Other investors included Venrock Associates, Bay Partners, Techno-Venture Co., Hydro-Quebec CapiTech Inc. and Fountainhead Capital Ltd.
Nexant Inc. (San Francisco) provides a spectrum of integrated energy technology and consulting services.
Other investors included Morgan Stanley Dean Witter & Co., Hellman & Friedman LLC and the Beacon Group.
Pentech Energy Solutions (San Diego) develops hardware and software to remotely monitor and manage distributed generation equipment and HVAC (heating, ventilating and air conditioning) systems.
Other investors included Enterprise Partners.
Silicon Energy (Alameda, Calif.) develops Internet-based energy technology software enabling enterprises and energy service providers to efficiently manage consumption, procurement and distributed energy assets.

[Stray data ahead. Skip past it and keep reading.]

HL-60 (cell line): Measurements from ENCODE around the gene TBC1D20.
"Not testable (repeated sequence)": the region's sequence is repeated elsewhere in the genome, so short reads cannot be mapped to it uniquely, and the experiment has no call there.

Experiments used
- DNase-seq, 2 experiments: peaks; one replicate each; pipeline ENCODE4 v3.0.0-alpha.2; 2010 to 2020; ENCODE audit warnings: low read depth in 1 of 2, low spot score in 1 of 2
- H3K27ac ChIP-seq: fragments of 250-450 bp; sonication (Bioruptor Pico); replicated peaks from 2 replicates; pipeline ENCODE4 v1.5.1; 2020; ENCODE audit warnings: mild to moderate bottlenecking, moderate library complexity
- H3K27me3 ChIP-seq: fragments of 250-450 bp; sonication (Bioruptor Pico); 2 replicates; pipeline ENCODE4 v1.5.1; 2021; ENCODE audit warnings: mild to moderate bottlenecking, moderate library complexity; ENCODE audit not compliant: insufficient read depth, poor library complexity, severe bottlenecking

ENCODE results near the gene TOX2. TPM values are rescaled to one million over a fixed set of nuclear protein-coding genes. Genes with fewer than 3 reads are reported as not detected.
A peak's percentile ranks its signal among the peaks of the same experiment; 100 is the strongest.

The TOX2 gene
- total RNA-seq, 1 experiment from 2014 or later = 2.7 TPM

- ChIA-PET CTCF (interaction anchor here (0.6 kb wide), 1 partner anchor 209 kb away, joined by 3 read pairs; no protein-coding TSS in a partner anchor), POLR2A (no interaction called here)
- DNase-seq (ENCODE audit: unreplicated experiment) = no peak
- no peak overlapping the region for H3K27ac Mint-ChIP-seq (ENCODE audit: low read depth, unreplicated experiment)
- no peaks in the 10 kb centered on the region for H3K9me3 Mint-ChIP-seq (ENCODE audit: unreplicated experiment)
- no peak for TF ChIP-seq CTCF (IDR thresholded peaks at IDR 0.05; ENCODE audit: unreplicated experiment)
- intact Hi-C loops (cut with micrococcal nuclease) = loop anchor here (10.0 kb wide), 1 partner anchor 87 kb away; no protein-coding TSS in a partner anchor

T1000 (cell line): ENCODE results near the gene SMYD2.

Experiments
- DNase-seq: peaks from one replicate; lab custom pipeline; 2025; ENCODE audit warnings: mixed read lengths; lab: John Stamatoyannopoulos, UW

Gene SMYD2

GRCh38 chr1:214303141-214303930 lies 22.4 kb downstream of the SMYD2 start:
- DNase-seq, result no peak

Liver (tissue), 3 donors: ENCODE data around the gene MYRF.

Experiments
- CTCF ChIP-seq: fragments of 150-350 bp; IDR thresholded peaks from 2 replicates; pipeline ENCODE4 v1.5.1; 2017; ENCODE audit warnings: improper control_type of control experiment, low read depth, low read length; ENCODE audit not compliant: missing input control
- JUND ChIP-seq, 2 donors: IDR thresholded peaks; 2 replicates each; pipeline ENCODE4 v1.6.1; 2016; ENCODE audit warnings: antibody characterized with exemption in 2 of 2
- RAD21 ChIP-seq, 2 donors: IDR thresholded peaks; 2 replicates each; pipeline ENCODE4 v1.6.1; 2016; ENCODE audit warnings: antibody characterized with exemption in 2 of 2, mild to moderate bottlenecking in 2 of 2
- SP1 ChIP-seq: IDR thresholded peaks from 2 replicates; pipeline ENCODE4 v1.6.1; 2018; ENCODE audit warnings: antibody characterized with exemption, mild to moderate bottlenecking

Other investors included Red Rock Ventures, Peregrine Systems Inc., Integral Capital Partners, Stephens Inc. and JMI Equity.
TeamFuel (Huntington Beach, Calif.) contracts for outsourced liquid fuel procurement, fleet management and peak generation needs.
Other investors included Energy Ventures Group, DQE Enterprises and Garage.com.
Wellspring International (San Diego) provides fully-integrated water resource services and wireless water meter technology.
Other investors included Early Stage Enterprises LP.
Nth Power Technologies Inc. is located at 50 California Street, Suite 840, San Francisco, Calif. 94111. Tel: (415) 983-9983, Fax: (415) 983-9984. www.nthfund.com.
Source: Venture Economics and Nth Power Technologies Inc.